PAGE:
The Hyperloop is a concept that has been considered futuristic and very technologically advanced for our species for a few decades. After Elon Musk, founder and CEO of SpaceX and Tesla, proposed the idea of having pods traveling in a vacuum tube with no wheels, at speeds similar to those of airplanes, the world began to watch and have hope, having seen the things he has achieved. In HYPED, the University of Edinburgh Hyperloop Team, we created a Pod from scratch, having its own magnetic levitation and propulsion modules, software system, etc, to be selected as one of 20 contestants in the SpaceX Hyperloop Competition III. After having worked for the majority of the year in the project, first semester in theoretical planning and second semester in manufacturing, we achieved what was thought unachievable. Countless individual and collective hours were put together into what the world would know as “Poddy the Second”.
After shipping the Pod along with its components, having worked full time in manufacturing since the beginning of the summer until July, we set out to California to prepare the Pod for the competition. The members of the team that made it to California, around 40, were scattered in different houses with other members they might or might not have interacted with before. This improved the team mentality as we got the opportunity of coexisting with other members, making working as a team easier and more enjoyable.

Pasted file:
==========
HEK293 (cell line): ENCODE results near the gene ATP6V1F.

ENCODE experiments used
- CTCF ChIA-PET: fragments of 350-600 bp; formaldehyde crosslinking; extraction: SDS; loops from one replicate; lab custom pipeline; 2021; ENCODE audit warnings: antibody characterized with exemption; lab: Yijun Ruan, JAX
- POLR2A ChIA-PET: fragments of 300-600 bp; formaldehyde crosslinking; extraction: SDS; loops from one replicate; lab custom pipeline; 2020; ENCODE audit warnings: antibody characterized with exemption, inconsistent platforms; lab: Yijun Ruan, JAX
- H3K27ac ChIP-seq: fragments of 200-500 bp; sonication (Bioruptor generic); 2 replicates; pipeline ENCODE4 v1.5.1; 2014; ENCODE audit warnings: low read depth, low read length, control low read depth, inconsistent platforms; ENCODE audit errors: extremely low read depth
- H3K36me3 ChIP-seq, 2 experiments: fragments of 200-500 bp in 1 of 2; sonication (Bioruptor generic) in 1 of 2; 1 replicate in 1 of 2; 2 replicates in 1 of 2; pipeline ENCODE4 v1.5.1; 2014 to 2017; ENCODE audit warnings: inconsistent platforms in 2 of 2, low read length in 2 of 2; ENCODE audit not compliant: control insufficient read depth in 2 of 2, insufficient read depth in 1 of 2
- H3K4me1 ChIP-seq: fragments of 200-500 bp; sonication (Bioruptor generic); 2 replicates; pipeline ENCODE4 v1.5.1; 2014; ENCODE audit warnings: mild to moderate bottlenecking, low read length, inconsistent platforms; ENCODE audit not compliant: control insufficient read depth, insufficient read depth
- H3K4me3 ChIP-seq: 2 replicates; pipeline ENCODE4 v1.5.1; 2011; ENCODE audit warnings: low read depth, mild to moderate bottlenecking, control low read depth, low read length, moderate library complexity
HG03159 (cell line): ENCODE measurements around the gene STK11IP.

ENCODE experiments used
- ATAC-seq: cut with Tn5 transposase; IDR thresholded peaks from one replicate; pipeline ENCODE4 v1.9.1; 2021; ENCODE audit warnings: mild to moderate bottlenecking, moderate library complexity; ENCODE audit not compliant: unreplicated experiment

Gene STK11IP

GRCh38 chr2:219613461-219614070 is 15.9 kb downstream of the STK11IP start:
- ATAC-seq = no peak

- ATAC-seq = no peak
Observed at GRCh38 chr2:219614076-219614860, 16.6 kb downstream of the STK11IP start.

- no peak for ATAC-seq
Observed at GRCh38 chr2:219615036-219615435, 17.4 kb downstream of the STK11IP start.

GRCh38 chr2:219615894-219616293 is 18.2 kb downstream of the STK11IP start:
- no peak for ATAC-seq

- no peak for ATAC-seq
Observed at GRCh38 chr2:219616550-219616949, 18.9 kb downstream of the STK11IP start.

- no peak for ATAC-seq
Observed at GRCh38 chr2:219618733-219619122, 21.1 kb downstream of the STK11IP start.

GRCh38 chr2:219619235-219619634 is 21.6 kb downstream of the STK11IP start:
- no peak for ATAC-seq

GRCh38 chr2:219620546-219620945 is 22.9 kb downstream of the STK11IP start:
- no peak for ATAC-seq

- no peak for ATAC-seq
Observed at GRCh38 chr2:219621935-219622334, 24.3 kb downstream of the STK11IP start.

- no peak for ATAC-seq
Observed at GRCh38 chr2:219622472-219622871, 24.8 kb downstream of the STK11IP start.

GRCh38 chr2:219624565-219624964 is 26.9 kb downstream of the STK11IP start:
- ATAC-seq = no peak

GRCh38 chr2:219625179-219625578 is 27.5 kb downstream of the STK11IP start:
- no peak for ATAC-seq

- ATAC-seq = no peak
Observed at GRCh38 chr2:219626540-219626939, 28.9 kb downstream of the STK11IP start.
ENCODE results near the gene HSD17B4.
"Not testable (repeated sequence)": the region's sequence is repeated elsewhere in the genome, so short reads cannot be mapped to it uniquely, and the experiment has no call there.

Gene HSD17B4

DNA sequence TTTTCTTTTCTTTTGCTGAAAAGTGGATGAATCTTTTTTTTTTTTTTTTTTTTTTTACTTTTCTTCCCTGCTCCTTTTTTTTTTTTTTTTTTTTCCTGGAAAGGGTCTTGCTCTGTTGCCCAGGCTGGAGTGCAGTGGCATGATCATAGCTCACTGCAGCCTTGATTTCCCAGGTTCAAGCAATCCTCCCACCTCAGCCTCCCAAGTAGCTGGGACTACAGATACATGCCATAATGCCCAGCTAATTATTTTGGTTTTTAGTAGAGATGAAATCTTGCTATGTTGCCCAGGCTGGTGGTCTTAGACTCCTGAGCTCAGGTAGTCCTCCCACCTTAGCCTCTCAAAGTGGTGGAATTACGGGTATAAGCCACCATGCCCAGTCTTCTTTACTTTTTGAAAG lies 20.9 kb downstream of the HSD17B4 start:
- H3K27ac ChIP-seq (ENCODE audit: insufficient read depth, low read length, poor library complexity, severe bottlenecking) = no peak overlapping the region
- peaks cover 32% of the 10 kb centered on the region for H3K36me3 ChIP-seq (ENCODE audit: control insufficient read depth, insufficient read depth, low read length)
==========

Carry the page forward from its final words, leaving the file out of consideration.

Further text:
One week before the competition, teams had to go to SpaceX and start preparing their pods, by passing SpaceX tests. These were intended to check all Pod subsystems and functions, to ensure the Pods were able to run in the SpaceX test track without failures. People from different sub-teams went in to check their parts and their integration with the full system. Another group of people, including myself, received an inside tour of SpaceX by an Edinburgh University graduate that now works there. This was an astounding experience, as we were able to see how the true fundamentals of science, engineering, and human creativity join to create rockets, which will one day allow us to become a multiplanetary species. Seeing something of this calibre works as an incentive to continue working in these projects that have the potential of revolutionizing technology.
The final day of testing was both inspiring and heartbreaking, as we became one of the last 6 teams in the competition, one of the 6 best teams in the world pursuing the Hyperloop concept, but failed to pass a functional test. Due to this we were unable to run in the Pod competition. However, comparing Poddy the Second to other Pods gave us extra motivation, as we were one of very few to create something truly comparable to the idea of a Hyperloop, not simply a fast car to win the competition.
The full experience was truly inspiring and will work as another factor to drive the team members into more projects of this scale.